Skip to main content.
Guides

What to see and do in London – a guide to notable attractions and landmarks

Find a place to stay

When it comes to things to see and do in London, you won’t be short on choices. From museums choc-full of cultural treasures to venues pumping out live music, there is a slice of life to suit everyone. Take a stroll in one of London’s many royal parks and palaces, head to the tallest building in Western Europe, or simply hang out in a rooftop bar in this vibrant cosmopolitan city.

Emily Wilson

My Destination local expert on

London

Buckingham Palace

 

One of the few working palaces left in the world, Buckingham Palace is one of London’s most iconic attractions. Today used as administrative offices for the Queen, the expansive palace is open to the public for daily tours. Passing through the front doors, you’ll find a warren of tapestries, portraits and antique sculptures belonging to the Queen’s collection. Home to a stately Ballroom seating up to 150 guests and the Throne Room – the scene of the infamous balcony kiss of Kate and Will – no trip would be complete without a visit here. If you are really lucky, you might even catch the ‘Changing of the Guard’ ceremony; a typical demonstration of British pomp and ceremony.

 

Houses of Parliament

 

A view endlessly associated with London, the Palace of Westminster (commonly known as the Houses of Parliament) are high-up on the city’s landmark list. Neatly nestled in the bustling epicenter of Westminster, this majestic building stands as a significant political icon. The meeting point between the UK’S two houses of Parliament, the House of Lords and the House of Commons, this imposing structure has an intriguing history. Also home to Big Ben - an echoing bell struck every 15 minutes from inside the belfry - you’ll find it very difficult to miss this striking attraction.

 

The Tower of London

 

Constructed after King Harold of England was defeated in the Battle of Hastings, The Tower of London is a noteworthy landmark. Once used as a defensive fortress for the Duke of Normandy and then as the infamous imprisonment site of Sir Thomas More and Anne Boleyn, the tower has evolved over time to become a public attraction. Today home to the Queen’s Crown Jewels - a sparkling collection of diamonds, pearls, rubies, sapphires and emeralds displayed in the Jewel House – it is easy to understand the draw of this place.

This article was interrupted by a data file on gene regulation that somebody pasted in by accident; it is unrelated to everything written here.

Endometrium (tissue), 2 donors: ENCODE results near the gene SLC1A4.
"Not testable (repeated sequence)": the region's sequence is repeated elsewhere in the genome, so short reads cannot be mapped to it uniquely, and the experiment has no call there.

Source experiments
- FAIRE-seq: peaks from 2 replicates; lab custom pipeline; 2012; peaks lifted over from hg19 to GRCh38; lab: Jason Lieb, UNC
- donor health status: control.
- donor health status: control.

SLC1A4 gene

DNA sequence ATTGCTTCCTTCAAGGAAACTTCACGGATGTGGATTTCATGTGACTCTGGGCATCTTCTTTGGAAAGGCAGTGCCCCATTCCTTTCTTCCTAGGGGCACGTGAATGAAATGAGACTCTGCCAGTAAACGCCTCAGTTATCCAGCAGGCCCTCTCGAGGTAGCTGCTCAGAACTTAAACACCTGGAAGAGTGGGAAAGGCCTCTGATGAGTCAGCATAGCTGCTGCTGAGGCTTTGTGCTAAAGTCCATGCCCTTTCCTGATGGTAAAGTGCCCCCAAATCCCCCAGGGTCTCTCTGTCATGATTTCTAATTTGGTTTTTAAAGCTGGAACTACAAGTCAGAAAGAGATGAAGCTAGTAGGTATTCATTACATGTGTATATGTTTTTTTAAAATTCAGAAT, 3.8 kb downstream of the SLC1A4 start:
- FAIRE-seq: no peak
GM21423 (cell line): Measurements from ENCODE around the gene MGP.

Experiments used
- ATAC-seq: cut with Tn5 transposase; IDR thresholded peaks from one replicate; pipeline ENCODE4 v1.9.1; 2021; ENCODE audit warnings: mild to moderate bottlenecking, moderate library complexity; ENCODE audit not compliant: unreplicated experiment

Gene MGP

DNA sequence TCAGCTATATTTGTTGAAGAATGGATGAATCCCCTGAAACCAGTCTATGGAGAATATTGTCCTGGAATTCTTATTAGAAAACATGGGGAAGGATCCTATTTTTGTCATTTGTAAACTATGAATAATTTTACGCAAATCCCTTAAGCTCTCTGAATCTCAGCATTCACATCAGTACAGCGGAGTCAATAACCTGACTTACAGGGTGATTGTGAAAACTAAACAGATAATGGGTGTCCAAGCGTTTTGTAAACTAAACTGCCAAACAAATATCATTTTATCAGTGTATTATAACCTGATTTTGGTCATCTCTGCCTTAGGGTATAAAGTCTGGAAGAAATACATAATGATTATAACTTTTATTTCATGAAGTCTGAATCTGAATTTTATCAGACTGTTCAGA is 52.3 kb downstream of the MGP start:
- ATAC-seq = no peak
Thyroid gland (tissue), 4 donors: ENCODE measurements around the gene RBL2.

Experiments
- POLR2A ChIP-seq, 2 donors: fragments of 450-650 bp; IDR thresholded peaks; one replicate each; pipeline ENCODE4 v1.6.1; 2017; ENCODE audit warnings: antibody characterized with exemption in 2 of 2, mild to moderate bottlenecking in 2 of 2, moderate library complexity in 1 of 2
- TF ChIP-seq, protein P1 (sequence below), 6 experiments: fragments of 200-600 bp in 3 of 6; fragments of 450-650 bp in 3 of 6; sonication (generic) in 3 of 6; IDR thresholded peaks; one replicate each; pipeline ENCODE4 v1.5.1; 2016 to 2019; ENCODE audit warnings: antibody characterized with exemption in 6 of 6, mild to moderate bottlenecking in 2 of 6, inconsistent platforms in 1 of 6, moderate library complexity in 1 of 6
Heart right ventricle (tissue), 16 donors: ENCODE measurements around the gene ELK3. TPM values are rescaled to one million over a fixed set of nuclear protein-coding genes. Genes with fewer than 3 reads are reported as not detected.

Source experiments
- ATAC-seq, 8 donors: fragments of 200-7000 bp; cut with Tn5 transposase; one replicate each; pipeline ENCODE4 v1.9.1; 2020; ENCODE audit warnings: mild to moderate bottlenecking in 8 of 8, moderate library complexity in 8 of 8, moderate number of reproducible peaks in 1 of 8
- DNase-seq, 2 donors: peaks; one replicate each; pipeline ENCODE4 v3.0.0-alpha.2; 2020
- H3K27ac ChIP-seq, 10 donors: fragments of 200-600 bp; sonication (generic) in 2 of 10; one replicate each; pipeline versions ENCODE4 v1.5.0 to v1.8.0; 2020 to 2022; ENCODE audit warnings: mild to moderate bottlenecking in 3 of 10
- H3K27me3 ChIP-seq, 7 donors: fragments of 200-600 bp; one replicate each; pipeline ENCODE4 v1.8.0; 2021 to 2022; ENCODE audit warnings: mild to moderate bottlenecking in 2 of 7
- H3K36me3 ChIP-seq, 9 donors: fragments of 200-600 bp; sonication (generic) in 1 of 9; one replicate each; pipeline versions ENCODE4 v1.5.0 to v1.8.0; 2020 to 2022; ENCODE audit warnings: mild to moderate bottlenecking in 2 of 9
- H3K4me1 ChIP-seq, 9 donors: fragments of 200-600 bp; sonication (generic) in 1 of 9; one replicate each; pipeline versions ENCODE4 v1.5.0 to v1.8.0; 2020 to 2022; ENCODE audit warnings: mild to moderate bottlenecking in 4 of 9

St Paul’s Cathedral

 

Perched atop of Ludgate Hill - the highest point in the city – St Paul’s Cathedral is a truly mesmerising spot. Drawing in the crowds with its gleaming dome and dazzling decorated interior, this sacred site is definitely worth a visit. Home to the ‘whispering gallery,’ a fascinating passageway where you and a friend can whisper into the walls at opposite ends of the dome (and be heard), you won’t find anywhere else like St Paul’s in the city.

 

The Shard

 

The tallest building in Western Europe, at 1,016ft high, The Shard is one of London’s newest landmarks. A towering triangle of crystalline glass, shimmering amongst the city buildings of London Bridge, it is pretty difficult to miss. Piercing the city skyline with its impressive presence, visitors can clamber to the top of the Shard’s viewing platform to enjoy sweeping vistas across London. At the highest climbing point, at 800ft, you’ll even discover a partially open-air gallery where you can soak up uninterrupted panoramas of the city below.

 

Natural History Museum

 

A treasure trove of paleontology, zoology, botany and entomology – or rather, dinosaurs, animals, plants and insects – the Natural History Museum is one of London’s most loved attractions. An educational haven for visiting families, here you will uncover a fascinating world of history and wildlife. As you enter the building, you will find yourself face-to-face with a ginormous Jurassic-esque dinosaur. Don’t worry, it’s only a skeleton. If that’s too terrifying to bear, however, you can always take shelter in the nearby Science Museum or Victoria and Albert Museum, both located in walking’s distance to the Natural History Museum.

 

02 Arena

 

Tucked away in southeast London’s Greenwich peninsula, this lively concert arena is one of London’s most popular live music venues. Packed full of attractions including a music club, cinema, exhibition space, piazzas, bars and restaurants - in addition to the main concert stage – the O2 Arena is a great place to have a night out with friends.